Tuesday, April 04, 2006

Obituary for a Hoosier editor

Here's a great look at what his obituary should have said.


2 comments:

Alana Baranick said...

Way cool, Amy.

It's sad when a newspaper runs a generic tribute obit for one of its own. I love to read about the eccentric characters who make the world of journalism fun, exciting, bizarre and/or insert-appropriate-adjective-here.

I wasn't on duty in December 2001 when word came about the death of Ed Kissell, "a legendary Plain Dealer police reporter whose craving for secrecy was so intense that even some of his bosses did not know him."

Richard M. Peery, my partner-in-grim at Cleveland's daily newspaper, was able to write that identifying marker in Kissell's obit because he had known him for decades.

Peery wrote: "For most of his career, Kissell worked evenings out of a media office at Cleveland police headquarters. About the only times he appeared in the newspaper's newsroom were on paydays, when he would quickly grab his check and be out of the office before anyone realized he was there.

"One day during former City Editor Dan Sabol's tenure, Sabol asked another editor who the stranger in the office was. Told it was one of his reporters, the surprised city editor responded, 'I wondered if there really was an Ed Kissell.'"

Peery went on to explain that Kissell's first Plain Dealer project was an investigation into corruption in a local Longshoremen's Union. The resulting conviction of a union-official/mobster for embezzling led to Kissell's receiving death threats. After that, he didn't want his byline printed in the paper.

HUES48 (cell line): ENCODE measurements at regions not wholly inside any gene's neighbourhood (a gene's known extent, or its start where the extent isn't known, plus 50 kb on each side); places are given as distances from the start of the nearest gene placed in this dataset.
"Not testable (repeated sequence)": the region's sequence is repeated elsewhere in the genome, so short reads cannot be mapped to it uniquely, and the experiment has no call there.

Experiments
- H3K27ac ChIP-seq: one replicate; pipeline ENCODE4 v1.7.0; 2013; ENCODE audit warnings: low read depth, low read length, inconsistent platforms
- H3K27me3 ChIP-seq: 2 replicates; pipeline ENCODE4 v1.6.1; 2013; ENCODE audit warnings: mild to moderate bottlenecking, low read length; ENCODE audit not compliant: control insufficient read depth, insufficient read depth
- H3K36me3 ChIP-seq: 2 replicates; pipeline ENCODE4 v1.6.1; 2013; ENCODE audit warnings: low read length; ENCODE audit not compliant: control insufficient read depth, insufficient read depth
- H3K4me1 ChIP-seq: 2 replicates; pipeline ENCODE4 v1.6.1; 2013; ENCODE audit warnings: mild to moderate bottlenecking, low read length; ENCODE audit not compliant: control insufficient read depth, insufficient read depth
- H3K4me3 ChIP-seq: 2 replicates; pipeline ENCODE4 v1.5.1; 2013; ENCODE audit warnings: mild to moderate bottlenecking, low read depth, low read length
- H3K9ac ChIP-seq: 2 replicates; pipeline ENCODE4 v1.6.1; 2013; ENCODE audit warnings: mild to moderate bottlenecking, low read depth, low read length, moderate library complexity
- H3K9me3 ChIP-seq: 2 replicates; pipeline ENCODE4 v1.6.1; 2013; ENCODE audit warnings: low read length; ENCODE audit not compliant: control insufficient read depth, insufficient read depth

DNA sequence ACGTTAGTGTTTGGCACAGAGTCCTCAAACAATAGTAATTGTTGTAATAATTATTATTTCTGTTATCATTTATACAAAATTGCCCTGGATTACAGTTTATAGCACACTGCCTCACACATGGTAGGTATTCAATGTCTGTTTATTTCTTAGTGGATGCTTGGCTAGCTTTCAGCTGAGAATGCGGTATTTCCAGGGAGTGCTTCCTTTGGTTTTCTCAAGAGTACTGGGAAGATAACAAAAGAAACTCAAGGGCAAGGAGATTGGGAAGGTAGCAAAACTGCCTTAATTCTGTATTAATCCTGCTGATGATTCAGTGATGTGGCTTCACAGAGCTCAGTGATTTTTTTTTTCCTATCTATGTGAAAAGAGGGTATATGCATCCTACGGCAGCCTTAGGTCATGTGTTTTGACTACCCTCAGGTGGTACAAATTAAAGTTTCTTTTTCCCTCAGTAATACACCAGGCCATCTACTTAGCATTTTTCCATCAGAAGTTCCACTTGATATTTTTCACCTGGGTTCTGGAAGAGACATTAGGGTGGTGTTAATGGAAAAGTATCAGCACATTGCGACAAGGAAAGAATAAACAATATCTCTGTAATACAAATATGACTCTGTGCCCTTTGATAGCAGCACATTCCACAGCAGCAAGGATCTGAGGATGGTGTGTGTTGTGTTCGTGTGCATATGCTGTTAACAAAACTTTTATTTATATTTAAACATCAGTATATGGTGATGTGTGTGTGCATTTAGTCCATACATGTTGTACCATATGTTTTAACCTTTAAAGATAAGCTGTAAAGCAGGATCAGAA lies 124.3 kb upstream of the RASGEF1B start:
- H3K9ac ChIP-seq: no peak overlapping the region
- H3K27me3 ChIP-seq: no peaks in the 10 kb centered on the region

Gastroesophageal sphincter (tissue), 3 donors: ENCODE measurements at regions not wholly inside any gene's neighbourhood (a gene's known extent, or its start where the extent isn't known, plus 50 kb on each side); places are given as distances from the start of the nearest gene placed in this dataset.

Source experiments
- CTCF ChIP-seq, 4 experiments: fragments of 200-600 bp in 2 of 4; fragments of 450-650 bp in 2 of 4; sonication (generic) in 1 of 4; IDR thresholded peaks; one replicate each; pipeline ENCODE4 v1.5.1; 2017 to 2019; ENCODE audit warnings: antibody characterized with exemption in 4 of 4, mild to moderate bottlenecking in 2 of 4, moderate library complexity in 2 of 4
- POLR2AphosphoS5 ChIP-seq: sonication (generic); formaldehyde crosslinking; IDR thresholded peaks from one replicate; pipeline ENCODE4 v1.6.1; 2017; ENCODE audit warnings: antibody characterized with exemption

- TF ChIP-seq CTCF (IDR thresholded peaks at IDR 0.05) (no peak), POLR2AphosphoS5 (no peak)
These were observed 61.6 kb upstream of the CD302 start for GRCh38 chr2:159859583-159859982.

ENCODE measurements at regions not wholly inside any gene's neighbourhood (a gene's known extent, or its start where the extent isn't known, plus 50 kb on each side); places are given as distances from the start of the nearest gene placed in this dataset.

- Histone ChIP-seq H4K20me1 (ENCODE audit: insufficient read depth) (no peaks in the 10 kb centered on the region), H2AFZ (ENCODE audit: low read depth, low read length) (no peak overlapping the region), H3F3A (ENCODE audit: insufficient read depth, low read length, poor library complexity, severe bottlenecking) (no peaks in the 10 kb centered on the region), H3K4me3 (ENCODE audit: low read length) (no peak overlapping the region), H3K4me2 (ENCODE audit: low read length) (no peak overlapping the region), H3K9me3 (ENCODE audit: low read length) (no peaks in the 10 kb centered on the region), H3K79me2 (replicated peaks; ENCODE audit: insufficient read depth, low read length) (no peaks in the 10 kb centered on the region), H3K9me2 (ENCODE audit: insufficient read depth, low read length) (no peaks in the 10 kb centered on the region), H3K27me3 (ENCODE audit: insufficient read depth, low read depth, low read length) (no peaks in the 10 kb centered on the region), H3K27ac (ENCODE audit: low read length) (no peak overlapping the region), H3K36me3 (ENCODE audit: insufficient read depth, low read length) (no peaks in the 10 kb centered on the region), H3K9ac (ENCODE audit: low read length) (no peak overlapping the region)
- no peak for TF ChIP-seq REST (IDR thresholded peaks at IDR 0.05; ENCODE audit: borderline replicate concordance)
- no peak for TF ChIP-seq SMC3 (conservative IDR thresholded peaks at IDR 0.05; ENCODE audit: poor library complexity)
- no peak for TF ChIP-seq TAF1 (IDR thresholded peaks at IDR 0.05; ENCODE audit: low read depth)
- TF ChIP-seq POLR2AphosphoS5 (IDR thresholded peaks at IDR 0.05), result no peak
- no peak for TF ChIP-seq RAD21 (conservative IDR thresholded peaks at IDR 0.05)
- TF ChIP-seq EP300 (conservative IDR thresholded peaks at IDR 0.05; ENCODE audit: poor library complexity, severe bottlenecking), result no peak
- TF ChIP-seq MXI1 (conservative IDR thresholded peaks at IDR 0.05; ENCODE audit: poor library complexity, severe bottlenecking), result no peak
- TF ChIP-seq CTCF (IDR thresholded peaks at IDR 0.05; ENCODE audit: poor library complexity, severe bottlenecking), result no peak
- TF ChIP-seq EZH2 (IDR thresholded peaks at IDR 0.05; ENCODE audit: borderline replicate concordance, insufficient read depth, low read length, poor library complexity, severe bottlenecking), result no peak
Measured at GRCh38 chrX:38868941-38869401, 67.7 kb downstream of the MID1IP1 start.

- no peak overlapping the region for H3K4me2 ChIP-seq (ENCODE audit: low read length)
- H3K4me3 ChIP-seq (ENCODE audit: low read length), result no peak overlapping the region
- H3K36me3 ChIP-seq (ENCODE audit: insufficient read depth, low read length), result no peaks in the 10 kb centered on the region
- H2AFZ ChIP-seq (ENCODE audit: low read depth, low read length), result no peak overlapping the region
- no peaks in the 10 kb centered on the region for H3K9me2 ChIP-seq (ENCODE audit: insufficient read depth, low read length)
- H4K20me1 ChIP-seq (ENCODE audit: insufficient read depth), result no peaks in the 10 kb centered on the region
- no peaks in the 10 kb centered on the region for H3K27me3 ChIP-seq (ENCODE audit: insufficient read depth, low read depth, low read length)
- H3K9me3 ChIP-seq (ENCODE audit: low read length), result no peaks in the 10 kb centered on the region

Kissell guarded his privacy so thoroughly that, when he encountered a retired policeman in an elevator in the high-rise apartment building where he lived, he rode all the way to the top and back down again, so the former cop wouldn't discover which apartment he called home.

"For at least the last 20 years, Kissell did not own a phone," Peery wrote. "He told colleagues that if he needed to talk to someone, he would call them on a pay phone."

A friend told Peery that Kissell "was a private person in the extreme. If he had two friends, he would make sure they didn't know each other."

As if the secrecy thing wasn't enough, Peery also went into detail about Kissell's love of ice skating and his tryout for the old Cleveland Barons professional hockey team; his passion for and encyclopedic knowledge of hockey, Negro baseball leagues and old movies; and his hobbies: collecting sports jackets, hockey sticks and baseball bats. He also owned and raced horses.

I'm so glad that Peery took care of Kissell's obit. A reporter with less personal knowledge of the eccentric Kissell would have missed so much.

Dave said...

Fantastic story!